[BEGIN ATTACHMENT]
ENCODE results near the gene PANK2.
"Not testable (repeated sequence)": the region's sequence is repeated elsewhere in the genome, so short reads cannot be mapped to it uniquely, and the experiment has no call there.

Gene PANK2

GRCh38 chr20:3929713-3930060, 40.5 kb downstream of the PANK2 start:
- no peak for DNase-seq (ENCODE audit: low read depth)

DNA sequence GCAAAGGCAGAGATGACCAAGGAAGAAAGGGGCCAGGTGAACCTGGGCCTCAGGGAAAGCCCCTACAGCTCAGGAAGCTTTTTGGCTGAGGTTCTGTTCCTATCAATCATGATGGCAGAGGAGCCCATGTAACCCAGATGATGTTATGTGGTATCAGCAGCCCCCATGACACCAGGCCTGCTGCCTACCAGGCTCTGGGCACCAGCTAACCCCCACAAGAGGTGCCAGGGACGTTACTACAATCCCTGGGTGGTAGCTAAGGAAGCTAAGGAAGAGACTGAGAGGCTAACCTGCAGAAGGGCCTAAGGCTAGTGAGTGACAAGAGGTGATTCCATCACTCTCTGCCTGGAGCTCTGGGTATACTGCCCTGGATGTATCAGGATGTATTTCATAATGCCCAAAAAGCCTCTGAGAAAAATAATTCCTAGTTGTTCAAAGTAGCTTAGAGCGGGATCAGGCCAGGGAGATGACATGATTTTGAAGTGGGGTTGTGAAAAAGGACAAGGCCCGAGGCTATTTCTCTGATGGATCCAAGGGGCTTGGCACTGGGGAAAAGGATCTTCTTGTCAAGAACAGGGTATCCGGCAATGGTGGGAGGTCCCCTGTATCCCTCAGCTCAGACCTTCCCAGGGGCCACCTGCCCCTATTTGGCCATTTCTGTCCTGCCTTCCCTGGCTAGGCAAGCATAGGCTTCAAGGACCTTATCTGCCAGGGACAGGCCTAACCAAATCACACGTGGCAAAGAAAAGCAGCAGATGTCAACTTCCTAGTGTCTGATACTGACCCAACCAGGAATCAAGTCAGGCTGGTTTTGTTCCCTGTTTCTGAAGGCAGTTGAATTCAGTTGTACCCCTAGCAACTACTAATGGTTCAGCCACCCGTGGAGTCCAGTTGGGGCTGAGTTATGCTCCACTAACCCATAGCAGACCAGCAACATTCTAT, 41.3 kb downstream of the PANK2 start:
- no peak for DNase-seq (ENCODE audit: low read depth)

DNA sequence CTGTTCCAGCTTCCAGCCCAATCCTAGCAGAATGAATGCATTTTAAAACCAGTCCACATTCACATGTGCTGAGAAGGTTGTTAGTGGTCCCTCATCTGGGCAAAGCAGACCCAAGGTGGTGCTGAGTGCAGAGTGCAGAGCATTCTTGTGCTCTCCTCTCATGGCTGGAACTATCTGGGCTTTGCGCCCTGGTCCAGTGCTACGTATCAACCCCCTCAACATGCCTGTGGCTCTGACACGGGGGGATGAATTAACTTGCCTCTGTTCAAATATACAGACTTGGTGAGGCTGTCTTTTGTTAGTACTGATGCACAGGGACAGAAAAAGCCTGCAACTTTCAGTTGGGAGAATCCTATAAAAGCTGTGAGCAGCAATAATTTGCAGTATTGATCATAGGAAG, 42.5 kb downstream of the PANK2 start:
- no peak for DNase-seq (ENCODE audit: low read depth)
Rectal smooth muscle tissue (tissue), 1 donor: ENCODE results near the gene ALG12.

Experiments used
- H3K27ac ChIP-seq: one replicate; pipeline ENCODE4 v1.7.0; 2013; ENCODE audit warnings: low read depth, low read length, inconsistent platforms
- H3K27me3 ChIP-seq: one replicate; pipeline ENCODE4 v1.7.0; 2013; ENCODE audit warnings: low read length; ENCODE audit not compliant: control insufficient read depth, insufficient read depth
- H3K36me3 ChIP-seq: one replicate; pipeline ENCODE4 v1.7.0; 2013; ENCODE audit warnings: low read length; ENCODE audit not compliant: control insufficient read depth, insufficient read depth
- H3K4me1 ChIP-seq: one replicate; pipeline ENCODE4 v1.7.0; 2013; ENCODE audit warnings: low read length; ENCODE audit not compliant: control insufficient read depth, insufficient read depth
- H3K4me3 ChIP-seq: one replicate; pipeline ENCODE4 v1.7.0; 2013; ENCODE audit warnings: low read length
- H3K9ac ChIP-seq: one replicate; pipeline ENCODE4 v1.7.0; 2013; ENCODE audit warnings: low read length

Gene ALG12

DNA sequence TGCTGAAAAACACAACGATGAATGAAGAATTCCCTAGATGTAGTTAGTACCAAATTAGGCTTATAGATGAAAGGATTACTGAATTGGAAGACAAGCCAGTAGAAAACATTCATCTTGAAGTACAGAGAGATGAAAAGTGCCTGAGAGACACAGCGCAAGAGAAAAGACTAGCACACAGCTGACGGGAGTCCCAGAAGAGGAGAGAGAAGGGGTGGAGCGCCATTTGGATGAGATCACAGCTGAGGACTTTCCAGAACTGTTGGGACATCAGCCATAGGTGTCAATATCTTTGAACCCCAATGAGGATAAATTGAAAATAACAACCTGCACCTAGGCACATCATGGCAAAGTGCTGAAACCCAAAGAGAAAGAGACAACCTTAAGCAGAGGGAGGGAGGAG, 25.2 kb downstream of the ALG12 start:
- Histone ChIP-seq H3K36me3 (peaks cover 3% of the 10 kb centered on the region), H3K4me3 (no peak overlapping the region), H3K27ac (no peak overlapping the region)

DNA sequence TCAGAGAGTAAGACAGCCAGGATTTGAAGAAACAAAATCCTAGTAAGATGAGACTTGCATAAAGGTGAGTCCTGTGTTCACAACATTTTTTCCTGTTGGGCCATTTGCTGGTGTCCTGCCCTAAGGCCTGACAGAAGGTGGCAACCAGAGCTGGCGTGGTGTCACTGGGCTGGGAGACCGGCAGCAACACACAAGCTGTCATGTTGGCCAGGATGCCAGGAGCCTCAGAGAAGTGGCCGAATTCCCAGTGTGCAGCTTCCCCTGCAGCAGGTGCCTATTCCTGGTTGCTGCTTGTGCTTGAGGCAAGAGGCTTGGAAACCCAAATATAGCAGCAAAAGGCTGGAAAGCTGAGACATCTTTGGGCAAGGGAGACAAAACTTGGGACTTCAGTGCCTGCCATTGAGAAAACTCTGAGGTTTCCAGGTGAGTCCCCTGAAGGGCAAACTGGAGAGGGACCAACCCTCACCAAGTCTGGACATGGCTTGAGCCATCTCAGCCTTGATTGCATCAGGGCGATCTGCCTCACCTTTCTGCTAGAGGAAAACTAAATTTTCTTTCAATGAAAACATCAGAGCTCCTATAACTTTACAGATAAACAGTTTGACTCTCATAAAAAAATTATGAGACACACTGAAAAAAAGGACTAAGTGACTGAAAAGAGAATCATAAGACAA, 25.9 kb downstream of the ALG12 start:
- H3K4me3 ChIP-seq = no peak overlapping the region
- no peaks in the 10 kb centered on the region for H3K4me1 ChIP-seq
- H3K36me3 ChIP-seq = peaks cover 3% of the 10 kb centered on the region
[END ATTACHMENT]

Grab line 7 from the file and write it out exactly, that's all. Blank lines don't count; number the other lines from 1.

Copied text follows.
- no peak for DNase-seq (ENCODE audit: low read depth)